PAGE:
If you’re nearing retirement but can’t bear the thought of letting go of an income, you’re not alone. According to the Bureau of Labor Statistics, nearly a quarter of the US workforce is in the 55-and-up crowd. While maintaining a cash flow may be necessary, it is possible to enjoy your golden years on a bronze budget. Here are a few ways to do just that.
Plan for the Future, But Live for the Present
The average life expectancy in the US isn’t far off from the 80-year mark. Even if you retire at age 65, you still have an estimated 15 years to either sit around and do nothing or grab life by the horns and enjoy each and every day. Look for ways to trim the fat from your budget. For example, while many seniors opt to invest in life insurance policies, they’re not always necessary, especially if your children are already grown up and autonomous, so think about whether this is something you and your family can go without. If you already have a policy that you don’t want to keep paying into, you can either let it lapse (in other words, stop paying its premiums), trade it for another financial product, or sell it for a cash payout (so long as you’re 65 or older). If you’re living in a 2,000-square-foot home, you could also save money by moving into a senior-friendly condominium, which will save you cash and eliminate much of the cost of home maintenance. If you have lived in your home for many years, you can use the equity to do the things you love today while setting money aside in case you outlive your expectations.
Go for Quality Over Quantity
Admittedly, this is a big cliché, but it’s worth noting. A long weekend spent relaxing with friends and family beats a hectic week-long vacation at the beach any day. Look for little ways to save so you can put your money toward things you enjoy. For instance, if you eat out often, start brown-bagging your lunch, and plan on enjoying a nice dinner once a week instead.
Spend When It’s Right
While you might not like to watch your dollars fly out the window, it may be prudent to outsource tasks that could put you in danger -- things like cleaning the gutters, mowing the lawn, and general home maintenance projects, especially if you’re not handy around the house. You might also consider investing in a personal shopper to take care of the groceries so that you can focus on things that make your heart sing.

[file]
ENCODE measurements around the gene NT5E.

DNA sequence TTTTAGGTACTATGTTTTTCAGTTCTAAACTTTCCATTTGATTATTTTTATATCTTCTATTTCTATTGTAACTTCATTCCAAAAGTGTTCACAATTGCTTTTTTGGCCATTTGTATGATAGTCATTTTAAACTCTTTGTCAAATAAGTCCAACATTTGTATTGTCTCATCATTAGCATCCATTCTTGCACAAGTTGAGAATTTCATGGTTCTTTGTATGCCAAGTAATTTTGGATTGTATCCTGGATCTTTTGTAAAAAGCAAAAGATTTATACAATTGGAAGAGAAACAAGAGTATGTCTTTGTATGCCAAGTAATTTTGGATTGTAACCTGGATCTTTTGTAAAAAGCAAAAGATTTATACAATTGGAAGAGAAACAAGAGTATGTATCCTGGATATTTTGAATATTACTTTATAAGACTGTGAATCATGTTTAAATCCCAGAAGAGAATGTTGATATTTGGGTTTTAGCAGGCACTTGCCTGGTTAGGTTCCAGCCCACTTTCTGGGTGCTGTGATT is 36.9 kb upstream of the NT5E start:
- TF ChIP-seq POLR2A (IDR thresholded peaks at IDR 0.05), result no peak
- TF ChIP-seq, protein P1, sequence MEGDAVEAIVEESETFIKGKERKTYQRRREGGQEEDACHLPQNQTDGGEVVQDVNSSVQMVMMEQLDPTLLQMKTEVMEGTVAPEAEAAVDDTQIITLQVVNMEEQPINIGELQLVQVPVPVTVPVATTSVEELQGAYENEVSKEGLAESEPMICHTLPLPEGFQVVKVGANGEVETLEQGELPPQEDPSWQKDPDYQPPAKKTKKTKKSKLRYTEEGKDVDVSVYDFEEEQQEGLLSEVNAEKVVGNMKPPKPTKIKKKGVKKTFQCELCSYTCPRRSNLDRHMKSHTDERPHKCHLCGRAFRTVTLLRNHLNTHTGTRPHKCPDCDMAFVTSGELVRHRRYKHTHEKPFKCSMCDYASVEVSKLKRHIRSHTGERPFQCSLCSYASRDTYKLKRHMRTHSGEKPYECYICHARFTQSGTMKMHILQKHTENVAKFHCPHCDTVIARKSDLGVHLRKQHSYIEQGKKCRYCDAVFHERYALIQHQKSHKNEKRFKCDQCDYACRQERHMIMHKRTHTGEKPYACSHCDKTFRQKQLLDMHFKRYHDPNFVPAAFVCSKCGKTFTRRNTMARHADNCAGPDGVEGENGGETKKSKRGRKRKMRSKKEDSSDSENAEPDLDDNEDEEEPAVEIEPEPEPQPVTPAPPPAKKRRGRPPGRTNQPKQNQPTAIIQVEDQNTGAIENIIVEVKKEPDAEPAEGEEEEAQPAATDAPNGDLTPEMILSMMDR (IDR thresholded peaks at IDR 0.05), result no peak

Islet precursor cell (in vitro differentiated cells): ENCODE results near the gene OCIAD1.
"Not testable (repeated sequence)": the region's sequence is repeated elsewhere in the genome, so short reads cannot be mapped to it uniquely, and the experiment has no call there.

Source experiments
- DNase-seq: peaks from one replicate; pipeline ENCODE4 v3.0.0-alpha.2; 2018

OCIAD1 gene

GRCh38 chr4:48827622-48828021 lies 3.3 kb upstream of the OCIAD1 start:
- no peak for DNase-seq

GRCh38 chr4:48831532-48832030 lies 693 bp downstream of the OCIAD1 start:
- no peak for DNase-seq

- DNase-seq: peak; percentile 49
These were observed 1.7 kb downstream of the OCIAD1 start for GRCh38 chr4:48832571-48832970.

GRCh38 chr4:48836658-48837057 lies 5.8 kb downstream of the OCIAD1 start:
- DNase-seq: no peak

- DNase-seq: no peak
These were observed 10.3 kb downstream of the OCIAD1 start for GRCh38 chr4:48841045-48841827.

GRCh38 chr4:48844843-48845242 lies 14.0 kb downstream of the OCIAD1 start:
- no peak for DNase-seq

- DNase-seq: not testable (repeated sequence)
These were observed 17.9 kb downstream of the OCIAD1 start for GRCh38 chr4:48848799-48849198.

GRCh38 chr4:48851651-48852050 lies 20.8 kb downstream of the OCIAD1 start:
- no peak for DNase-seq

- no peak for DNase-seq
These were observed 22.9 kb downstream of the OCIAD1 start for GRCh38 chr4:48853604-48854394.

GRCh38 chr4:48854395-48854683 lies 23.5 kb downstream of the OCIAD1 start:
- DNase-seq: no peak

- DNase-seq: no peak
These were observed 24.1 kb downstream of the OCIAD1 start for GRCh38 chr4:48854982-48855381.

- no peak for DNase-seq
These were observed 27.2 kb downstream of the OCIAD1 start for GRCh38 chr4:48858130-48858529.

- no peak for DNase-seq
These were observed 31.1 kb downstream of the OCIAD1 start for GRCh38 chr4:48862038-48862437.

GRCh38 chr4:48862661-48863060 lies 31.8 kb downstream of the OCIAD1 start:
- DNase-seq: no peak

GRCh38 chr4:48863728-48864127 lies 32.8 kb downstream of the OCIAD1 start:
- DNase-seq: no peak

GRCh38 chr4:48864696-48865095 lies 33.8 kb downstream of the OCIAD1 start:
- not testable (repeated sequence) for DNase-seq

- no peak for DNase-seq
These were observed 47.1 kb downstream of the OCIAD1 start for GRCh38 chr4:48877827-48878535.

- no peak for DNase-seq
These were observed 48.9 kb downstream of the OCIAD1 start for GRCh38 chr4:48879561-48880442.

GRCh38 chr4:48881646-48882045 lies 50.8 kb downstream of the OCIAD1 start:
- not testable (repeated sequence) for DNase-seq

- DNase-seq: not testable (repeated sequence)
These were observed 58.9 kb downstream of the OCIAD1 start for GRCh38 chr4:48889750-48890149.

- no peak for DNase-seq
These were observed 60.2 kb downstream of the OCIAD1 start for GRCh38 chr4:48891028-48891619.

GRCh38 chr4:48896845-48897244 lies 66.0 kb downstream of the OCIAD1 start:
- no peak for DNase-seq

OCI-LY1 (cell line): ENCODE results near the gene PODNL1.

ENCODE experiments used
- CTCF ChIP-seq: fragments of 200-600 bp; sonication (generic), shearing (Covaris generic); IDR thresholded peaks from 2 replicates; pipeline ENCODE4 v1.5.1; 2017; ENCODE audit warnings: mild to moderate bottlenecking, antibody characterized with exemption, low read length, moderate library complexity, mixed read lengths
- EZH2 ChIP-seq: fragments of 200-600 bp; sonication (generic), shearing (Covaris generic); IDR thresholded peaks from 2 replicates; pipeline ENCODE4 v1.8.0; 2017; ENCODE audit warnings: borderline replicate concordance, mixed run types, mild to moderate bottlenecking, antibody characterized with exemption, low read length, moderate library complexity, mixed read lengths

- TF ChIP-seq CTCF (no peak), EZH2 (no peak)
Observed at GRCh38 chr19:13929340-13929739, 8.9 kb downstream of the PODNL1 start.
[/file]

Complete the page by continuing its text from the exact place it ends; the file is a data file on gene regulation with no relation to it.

Plan Your Shopping
Some people find better deals at the farmers market than the grocery store and find higher quality, less expensive merchandise through local artisans instead of the big box stores. On the other hand, coupons and senior day at major grocery chains can make it easier to save. Being retired means you have time to plan out what to buy where when it comes to shopping. It might take a few extra trips, but it’s worth it if it saves you $20.
Travel at the Right TimeYou no longer have to worry about children’s school schedules, so your vacations are not limited to summer break. Travel+Leisure explains that timing is everything. For example, a trip to Los Angeles in January will be 33 percent cheaper than the rest of the year. Plan for a Valentine’s Day trip to Honolulu, when hotel prices are slashed nearly in half. If you insist on a summer sojourn, consider Boston, Beijing, or Berlin. No matter what month you plan to travel, if you want to save big on flights, leave on a Tuesday or Wednesday.
Embrace the Freebies
One of the greatest benefits of age is that you suddenly become eligible for discounts on everything from groceries to movie tickets. Don’t be afraid to flash your AARP card or, better yet, take advantage of no-cost cultural events, such as outdoor concerts and street fairs. You can even snag free museum tickets at least once per year. Don’t forget about national parks. While seniors are eligible for an $80 lifetime pass, the National Park Service only charges admission for 118 out of 417 sites.
Saving money for the future is certainly a priority. However, there comes a time when you must learn to balance financial stability and quality of life.
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